I’m not talking about the place, I’m talking about the method. You may not have heard of this phrase before, and if you haven’t then you would be easily forgiven. It’s usually only talked about by geeks with statistical degrees. But when it comes to betting, we should listen to them and this method can be very powerful when employed on your betting.
That’s why today, I want to break it down for you into an easy to understand concept that doesn’t require a degree to use.
As with most statistical information there is a certain level of pleasure gained by the users of it in keeping it as complex as possible. In fact, often the ground level of what is being done can be easily explained without all the technical information that you don’t need to know!
So let’s get down to it, what is the Monte Carlo Method?
Very simply it is the process of repeating an estimation or simulation multiple times with a certain degree of variance and then seeing how often different results occur.
In terms of horse racing we can imagine it as running a simulated race 10,000 times and seeing which horse wins the most! There is a very high probability that this will be the strongest horse in the race.
A great idea isn’t it. The problem is… how do we simulate the race?
And that’s the tricky part. But as you know, anything worth doing requires a bit of time spent and I’ve already done a chunk of it for you!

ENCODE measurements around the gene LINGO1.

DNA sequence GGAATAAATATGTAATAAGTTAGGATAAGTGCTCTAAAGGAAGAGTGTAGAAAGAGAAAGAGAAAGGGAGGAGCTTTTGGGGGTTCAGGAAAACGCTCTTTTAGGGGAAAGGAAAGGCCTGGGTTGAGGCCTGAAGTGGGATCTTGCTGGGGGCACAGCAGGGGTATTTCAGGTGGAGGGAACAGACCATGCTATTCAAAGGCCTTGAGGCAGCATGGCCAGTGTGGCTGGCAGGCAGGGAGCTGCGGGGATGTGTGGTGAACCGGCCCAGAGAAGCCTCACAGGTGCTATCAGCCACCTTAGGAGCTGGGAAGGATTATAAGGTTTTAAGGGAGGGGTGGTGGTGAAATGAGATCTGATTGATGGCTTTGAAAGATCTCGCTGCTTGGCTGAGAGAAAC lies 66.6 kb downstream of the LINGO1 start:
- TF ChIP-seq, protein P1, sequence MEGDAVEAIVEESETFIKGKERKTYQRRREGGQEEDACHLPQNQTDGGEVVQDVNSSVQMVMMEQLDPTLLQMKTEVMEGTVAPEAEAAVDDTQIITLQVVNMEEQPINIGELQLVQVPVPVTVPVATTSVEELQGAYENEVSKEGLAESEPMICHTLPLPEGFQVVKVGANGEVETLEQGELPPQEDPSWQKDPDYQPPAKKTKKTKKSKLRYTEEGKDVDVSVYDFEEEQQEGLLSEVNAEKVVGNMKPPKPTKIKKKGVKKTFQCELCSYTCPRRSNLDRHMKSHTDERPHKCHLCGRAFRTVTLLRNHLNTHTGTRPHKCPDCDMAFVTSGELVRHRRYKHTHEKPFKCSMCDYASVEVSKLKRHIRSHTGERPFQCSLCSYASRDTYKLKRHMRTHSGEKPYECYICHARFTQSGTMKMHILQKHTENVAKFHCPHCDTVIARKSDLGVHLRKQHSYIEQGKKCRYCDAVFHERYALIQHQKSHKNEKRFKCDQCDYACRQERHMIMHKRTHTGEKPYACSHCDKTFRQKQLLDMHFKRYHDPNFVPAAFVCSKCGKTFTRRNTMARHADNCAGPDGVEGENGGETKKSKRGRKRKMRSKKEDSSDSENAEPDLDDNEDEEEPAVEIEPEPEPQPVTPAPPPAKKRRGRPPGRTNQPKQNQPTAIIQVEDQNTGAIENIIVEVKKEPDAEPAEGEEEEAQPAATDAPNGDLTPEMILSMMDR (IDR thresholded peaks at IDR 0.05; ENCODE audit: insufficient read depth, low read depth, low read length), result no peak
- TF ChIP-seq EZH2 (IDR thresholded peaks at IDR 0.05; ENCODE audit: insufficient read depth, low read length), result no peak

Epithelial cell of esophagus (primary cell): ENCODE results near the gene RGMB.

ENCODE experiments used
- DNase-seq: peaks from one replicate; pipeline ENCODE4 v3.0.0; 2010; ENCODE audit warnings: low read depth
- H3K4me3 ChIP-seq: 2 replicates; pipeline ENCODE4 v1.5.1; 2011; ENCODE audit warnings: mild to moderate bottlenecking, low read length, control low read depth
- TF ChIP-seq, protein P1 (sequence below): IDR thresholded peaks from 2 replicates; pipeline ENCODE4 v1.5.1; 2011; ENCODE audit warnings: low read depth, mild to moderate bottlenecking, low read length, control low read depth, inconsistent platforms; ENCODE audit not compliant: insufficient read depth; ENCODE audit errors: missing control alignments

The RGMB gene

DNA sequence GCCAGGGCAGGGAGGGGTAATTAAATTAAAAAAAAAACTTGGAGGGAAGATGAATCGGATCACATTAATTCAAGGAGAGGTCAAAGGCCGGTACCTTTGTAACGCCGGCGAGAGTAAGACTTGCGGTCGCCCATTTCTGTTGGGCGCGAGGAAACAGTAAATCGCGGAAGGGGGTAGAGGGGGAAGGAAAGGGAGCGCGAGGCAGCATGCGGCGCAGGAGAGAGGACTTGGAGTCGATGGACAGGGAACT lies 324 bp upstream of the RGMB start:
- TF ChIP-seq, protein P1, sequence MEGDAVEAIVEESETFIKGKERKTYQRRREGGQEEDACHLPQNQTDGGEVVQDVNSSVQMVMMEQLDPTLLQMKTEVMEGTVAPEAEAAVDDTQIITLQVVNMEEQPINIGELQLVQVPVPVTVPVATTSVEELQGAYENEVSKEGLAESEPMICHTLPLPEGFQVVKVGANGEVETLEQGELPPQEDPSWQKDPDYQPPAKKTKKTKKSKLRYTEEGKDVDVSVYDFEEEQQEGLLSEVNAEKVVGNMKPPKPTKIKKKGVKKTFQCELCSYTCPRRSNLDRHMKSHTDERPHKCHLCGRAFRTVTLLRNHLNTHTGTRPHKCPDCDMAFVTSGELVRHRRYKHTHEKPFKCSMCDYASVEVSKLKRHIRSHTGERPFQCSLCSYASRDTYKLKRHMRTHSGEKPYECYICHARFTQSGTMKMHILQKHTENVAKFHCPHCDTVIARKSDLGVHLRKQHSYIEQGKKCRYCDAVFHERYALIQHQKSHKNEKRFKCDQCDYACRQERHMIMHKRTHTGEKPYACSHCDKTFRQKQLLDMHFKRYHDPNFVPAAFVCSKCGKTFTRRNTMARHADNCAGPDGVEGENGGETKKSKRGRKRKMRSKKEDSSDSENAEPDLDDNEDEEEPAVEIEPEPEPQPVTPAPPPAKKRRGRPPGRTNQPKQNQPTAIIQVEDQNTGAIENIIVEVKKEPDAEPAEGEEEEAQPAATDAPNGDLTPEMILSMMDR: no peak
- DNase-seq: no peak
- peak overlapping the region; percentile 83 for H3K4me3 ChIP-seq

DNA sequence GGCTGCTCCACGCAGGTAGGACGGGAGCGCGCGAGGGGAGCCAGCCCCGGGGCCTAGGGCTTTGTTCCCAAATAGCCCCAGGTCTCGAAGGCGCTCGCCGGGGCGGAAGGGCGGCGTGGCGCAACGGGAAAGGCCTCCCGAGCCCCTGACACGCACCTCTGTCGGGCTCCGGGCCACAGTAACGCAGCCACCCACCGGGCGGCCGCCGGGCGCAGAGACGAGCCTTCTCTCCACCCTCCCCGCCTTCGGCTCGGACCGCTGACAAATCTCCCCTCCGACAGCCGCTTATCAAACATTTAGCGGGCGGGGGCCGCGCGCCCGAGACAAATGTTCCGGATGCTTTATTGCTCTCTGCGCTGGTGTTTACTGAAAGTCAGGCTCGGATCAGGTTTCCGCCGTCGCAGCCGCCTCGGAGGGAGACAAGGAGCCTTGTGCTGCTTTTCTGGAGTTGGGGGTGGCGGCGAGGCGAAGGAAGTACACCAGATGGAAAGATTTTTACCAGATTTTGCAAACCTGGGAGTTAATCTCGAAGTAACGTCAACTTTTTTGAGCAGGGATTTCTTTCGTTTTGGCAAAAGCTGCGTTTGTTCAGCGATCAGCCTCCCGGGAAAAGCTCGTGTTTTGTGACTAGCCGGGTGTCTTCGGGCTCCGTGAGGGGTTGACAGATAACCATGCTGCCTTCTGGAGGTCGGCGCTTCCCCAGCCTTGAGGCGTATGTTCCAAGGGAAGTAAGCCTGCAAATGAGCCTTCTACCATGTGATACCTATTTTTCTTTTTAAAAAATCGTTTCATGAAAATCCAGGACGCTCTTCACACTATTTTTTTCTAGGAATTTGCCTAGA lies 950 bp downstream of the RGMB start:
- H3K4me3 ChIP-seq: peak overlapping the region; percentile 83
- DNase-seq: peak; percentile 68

Like anything, it’s possible to make this very complicated, and the whole purpose of this article is to de-mystify the method. So what I’m going to do is show you a very simple approach that you can use in your own betting analysis, starting…
We are going to need something to compare the runners in a race, and the most obvious information to use is a rating. This can be the Official Rating, Top Speed, Racing Post Rating or some other rating. It doesn’t matter but it should be a rating you believe in and trust as a good representation of a horses ability.
Then we need to determine the variance of the rating. Ratings are just estimates and the true figure could be a little bit either side of the rating. If you’re unsure then a good place to start is 10% either side of the rating to give you a range of what the true rating could be.
Now we have everything in place to do our simulation. This can be done in Excel or any other spreadsheet program.
We calculate a variation of each horses rating by increasing or decreasing it by a random amount with the variance range we have chosen.
Look to see which of the horses have the highest rating and mark this horse as the winner.
Refresh you screen to get another random amount in the variance range and check which horse has the highest rating again. Mark this as the winner.
Repeat this process as many times as possible and you will start to see a pattern appear.
Now the highest rated horse is going to win most often, so how does this help use with our betting. It helps us because we can convert the amount of wins a horse has achieved into an odds line.
If we’ve done the simulation 100 times and one horse has won 34 of those simulations, to work out what the odds should be on this runner we do:
34 divided by 100 = 0.34
1 divided by 0.34 = 2.94
We would expect the odds on this runner to be 2.94. If they are higher then we have found ourselves a value bet. If they are lower then we have a bet that is not offering us any value or long-term profit. In this situation we can either look for another horse in the race to bet on that has a good chance of winning and is offering value, or simply move on to the next race.